Yesterday I had six hours of class—six hours that bought me a whole day to reflect on what was a night filled with conflicting and difficult emotions. In what follows, I will attempt total honesty about myself, about my feelings throughout election night. That may sound silly: who shouldn’t attempt to be honest? But after an election like this, it’s easy to collapse inner perturbations and surprises into a simple narrative. I refuse to let myself do that.
After that, I’d like to offer some thought—preliminary and, again, honest—about the future.
Confiteor: I experienced a certain giddiness when I saw Hillary’s numbers begin to slip. I imagined Bernie, half-slunk over, grinning. The collapse of guaranteed neoliberal victory stirred a smile.
Confiteor: Throughout the night, I clung to the hope that the results would mean a revitalized commitment to justice and the poor; despair was not yet in my soul.
Confiteor: My inner Millennial was rife with cynicism, rooted in a sort of irony. For example, I promised that if Trump won, I would listen to nothing but Joy Division until the end of the work week (I am actually doing this); I also had a funny sort of vision: President-Elect Clinton takes the stage as confetti streams down. “Love Will Tear Us Apart” blares over a silent audience.
Confiteor: As time went on the seriousness of what had happened began to dawn on me, and any sense of giddiness, any trace of detached mockery began to fade.
Why did I react in this way? Well, it’s no secret that I am not a fan of Trump; I’ve written about my voting third party more than once. I also deeply disliked Clinton for a number of reasons (abortion, foreign policy, the death penalty, and her career politicking particularly come to mind). But none of that explains a sort of ashamed giddiness at watching her numbers plummet; I was not pulling for Trump.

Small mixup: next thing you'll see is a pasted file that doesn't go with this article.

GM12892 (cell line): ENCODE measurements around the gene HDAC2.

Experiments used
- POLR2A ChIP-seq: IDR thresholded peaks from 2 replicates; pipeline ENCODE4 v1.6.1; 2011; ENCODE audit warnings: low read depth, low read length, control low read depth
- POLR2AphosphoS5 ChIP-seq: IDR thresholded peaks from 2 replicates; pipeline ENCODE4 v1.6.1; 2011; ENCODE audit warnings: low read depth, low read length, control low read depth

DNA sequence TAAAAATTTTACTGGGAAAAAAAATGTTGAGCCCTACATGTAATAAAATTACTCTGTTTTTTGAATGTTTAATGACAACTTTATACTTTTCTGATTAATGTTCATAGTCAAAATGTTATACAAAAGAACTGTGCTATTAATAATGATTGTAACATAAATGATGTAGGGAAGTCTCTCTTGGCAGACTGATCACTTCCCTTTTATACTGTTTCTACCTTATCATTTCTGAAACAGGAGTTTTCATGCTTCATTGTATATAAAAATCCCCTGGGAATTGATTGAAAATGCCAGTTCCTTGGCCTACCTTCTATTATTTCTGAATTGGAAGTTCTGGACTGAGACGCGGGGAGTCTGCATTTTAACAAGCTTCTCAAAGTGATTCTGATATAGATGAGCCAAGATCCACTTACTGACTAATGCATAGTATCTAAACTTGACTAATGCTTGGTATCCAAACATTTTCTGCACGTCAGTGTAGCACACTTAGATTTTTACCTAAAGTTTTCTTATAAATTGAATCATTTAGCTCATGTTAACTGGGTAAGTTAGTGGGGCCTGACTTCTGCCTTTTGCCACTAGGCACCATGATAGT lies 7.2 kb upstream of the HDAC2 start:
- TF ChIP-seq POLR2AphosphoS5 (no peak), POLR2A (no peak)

Sam Kriss, however, correctly, I think, explains why it is that people like me had the reaction they did:
I think I’m still in shock. When the sun rose this morning it was blistered with the face of Donald Trump, bronze and smirking hideous, and all I can think about is Hillary Clinton. It’s what I know. Throughout the entire election, one slow-motion clip of a clown car ramming into a crowd of pedestrians, I’d assumed that the danger of Trump and the danger of Clinton were of two different orders. Trump was dangerous because of what he said and what he represented, the waves of fascism and violence that rippled out from the dead plopping weight of his speeches. Clinton was dangerous because of what she would actually do, because Clinton was going to win the election. I was a sucker, the kind who gets duped precisely by believing himself to be too smart for any kind of con. I thought I saw through it all, the whole stupid charade, a coronation disguised as a battlefield. I was wrong. This was exactly what Hillary Clinton wanted people like me to think; she wanted to be an inevitability. And this is why Trump won: the presidency was Clinton’s to lose, from the moment she announced her candidacy, and she lost it. She was the only person who could. People don’t like taking part in someone else’s inevitability.